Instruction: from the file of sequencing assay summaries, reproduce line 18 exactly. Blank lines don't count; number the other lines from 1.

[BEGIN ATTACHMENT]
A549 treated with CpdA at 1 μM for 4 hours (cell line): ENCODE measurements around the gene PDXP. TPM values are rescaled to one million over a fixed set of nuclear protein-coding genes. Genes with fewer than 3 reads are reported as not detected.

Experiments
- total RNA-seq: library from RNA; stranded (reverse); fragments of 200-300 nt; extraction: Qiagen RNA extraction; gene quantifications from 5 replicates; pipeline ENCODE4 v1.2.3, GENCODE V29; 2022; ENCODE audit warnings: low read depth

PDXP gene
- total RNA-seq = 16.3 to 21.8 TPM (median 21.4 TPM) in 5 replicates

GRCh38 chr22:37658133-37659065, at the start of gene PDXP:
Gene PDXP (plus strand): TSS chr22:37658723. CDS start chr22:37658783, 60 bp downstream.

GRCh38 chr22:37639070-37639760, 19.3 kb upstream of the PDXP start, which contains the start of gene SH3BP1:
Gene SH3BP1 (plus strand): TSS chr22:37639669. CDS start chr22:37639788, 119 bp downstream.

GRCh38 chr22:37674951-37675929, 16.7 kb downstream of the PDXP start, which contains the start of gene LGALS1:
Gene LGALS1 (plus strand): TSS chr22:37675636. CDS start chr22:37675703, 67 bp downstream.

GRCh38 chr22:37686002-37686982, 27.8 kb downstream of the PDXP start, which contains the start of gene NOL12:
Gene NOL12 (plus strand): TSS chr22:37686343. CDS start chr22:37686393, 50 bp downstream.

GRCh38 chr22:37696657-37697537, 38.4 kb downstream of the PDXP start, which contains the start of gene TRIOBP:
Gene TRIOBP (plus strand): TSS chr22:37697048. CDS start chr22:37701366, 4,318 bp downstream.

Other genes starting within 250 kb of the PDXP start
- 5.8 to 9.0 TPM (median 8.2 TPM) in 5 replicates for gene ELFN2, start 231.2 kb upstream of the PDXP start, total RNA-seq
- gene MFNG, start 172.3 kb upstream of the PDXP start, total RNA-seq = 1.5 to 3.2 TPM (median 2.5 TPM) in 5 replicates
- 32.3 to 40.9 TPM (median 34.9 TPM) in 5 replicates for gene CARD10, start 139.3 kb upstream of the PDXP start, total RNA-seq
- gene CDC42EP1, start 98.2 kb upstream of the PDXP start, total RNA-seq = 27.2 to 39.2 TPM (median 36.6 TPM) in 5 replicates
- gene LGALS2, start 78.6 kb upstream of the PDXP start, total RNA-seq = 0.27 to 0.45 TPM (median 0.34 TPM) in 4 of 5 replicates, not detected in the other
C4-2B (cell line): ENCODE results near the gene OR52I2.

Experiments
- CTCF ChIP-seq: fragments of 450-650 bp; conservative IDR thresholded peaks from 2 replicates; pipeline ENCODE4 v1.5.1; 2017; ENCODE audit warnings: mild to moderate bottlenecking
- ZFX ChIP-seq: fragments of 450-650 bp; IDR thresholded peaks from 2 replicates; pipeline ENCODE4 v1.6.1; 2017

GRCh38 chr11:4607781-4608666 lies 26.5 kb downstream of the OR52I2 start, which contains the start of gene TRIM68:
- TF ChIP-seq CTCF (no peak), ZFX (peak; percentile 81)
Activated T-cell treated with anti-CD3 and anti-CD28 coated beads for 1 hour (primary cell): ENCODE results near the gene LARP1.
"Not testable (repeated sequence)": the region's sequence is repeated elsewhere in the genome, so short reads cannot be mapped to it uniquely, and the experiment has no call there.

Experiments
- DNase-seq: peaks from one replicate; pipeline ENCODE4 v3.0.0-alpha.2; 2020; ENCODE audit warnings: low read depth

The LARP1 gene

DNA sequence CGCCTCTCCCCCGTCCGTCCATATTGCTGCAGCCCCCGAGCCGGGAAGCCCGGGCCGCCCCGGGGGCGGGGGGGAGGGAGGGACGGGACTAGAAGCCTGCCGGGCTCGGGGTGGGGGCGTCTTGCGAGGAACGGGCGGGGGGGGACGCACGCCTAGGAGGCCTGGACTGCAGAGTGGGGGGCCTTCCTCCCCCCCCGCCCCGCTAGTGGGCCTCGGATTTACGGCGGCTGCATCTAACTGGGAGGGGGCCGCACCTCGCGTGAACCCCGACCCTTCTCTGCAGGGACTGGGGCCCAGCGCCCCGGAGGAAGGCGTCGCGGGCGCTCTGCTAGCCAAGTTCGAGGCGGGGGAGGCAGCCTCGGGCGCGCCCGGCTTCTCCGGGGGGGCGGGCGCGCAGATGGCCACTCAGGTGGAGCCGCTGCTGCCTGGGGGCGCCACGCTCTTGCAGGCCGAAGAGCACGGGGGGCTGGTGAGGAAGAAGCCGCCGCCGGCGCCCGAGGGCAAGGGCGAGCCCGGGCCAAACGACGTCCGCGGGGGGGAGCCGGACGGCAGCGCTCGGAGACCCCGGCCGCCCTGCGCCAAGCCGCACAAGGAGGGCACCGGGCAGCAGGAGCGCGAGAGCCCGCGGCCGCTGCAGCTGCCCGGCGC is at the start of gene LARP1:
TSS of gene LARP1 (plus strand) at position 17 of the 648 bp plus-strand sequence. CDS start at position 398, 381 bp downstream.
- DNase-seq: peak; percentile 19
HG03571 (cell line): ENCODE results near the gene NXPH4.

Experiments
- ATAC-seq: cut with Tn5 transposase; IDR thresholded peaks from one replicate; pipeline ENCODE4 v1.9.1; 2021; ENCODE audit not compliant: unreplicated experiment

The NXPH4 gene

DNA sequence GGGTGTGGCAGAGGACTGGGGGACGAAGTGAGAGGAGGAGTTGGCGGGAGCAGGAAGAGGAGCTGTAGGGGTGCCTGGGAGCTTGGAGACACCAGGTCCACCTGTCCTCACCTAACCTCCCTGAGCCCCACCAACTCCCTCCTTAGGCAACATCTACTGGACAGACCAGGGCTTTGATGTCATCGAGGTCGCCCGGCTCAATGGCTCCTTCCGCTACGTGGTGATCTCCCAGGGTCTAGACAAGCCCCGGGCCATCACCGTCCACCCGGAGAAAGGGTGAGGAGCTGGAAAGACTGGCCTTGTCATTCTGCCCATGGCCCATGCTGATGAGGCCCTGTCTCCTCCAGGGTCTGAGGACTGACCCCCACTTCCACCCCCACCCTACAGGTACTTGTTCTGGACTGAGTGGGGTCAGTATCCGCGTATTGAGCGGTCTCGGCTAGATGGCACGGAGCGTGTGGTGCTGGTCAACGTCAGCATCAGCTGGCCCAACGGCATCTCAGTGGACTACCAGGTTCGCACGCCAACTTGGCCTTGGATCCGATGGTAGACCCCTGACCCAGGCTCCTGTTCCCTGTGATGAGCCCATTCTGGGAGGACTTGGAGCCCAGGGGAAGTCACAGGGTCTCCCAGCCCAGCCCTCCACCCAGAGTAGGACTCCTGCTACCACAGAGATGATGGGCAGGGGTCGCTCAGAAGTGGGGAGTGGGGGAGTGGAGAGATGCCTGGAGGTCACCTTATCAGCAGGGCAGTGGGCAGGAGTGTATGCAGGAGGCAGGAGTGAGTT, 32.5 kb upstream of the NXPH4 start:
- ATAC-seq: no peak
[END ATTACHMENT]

- gene MFNG, start 172.3 kb upstream of the PDXP start, total RNA-seq = 1.5 to 3.2 TPM (median 2.5 TPM) in 5 replicates